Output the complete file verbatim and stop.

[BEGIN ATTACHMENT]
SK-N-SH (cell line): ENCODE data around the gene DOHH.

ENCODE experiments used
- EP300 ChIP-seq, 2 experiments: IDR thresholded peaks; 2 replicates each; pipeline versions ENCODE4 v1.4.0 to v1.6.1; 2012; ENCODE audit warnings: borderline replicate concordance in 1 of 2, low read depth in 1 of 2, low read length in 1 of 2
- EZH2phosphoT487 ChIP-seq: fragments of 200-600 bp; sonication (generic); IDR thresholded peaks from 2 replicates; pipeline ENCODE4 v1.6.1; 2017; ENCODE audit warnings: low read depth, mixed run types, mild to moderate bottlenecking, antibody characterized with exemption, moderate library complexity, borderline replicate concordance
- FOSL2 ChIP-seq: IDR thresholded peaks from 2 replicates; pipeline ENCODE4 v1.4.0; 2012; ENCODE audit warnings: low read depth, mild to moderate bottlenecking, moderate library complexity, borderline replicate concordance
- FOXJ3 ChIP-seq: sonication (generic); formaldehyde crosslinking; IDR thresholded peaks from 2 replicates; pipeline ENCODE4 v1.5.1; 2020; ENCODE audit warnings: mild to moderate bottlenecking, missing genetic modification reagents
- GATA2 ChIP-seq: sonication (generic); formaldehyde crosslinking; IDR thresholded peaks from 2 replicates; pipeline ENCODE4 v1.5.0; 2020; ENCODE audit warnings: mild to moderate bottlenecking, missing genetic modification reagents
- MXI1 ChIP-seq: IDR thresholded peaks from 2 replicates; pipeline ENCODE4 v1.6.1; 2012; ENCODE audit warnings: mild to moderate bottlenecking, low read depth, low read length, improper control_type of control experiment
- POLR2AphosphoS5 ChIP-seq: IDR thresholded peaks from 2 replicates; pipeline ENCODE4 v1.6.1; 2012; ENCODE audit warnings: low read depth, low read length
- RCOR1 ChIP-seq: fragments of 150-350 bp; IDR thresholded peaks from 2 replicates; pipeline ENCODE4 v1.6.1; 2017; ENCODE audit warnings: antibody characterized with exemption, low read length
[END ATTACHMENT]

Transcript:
SK-N-SH (cell line): ENCODE data around the gene DOHH.

ENCODE experiments used
- EP300 ChIP-seq, 2 experiments: IDR thresholded peaks; 2 replicates each; pipeline versions ENCODE4 v1.4.0 to v1.6.1; 2012; ENCODE audit warnings: borderline replicate concordance in 1 of 2, low read depth in 1 of 2, low read length in 1 of 2
- EZH2phosphoT487 ChIP-seq: fragments of 200-600 bp; sonication (generic); IDR thresholded peaks from 2 replicates; pipeline ENCODE4 v1.6.1; 2017; ENCODE audit warnings: low read depth, mixed run types, mild to moderate bottlenecking, antibody characterized with exemption, moderate library complexity, borderline replicate concordance
- FOSL2 ChIP-seq: IDR thresholded peaks from 2 replicates; pipeline ENCODE4 v1.4.0; 2012; ENCODE audit warnings: low read depth, mild to moderate bottlenecking, moderate library complexity, borderline replicate concordance
- FOXJ3 ChIP-seq: sonication (generic); formaldehyde crosslinking; IDR thresholded peaks from 2 replicates; pipeline ENCODE4 v1.5.1; 2020; ENCODE audit warnings: mild to moderate bottlenecking, missing genetic modification reagents
- GATA2 ChIP-seq: sonication (generic); formaldehyde crosslinking; IDR thresholded peaks from 2 replicates; pipeline ENCODE4 v1.5.0; 2020; ENCODE audit warnings: mild to moderate bottlenecking, missing genetic modification reagents
- MXI1 ChIP-seq: IDR thresholded peaks from 2 replicates; pipeline ENCODE4 v1.6.1; 2012; ENCODE audit warnings: mild to moderate bottlenecking, low read depth, low read length, improper control_type of control experiment
- POLR2AphosphoS5 ChIP-seq: IDR thresholded peaks from 2 replicates; pipeline ENCODE4 v1.6.1; 2012; ENCODE audit warnings: low read depth, low read length
- RCOR1 ChIP-seq: fragments of 150-350 bp; IDR thresholded peaks from 2 replicates; pipeline ENCODE4 v1.6.1; 2017; ENCODE audit warnings: antibody characterized with exemption, low read length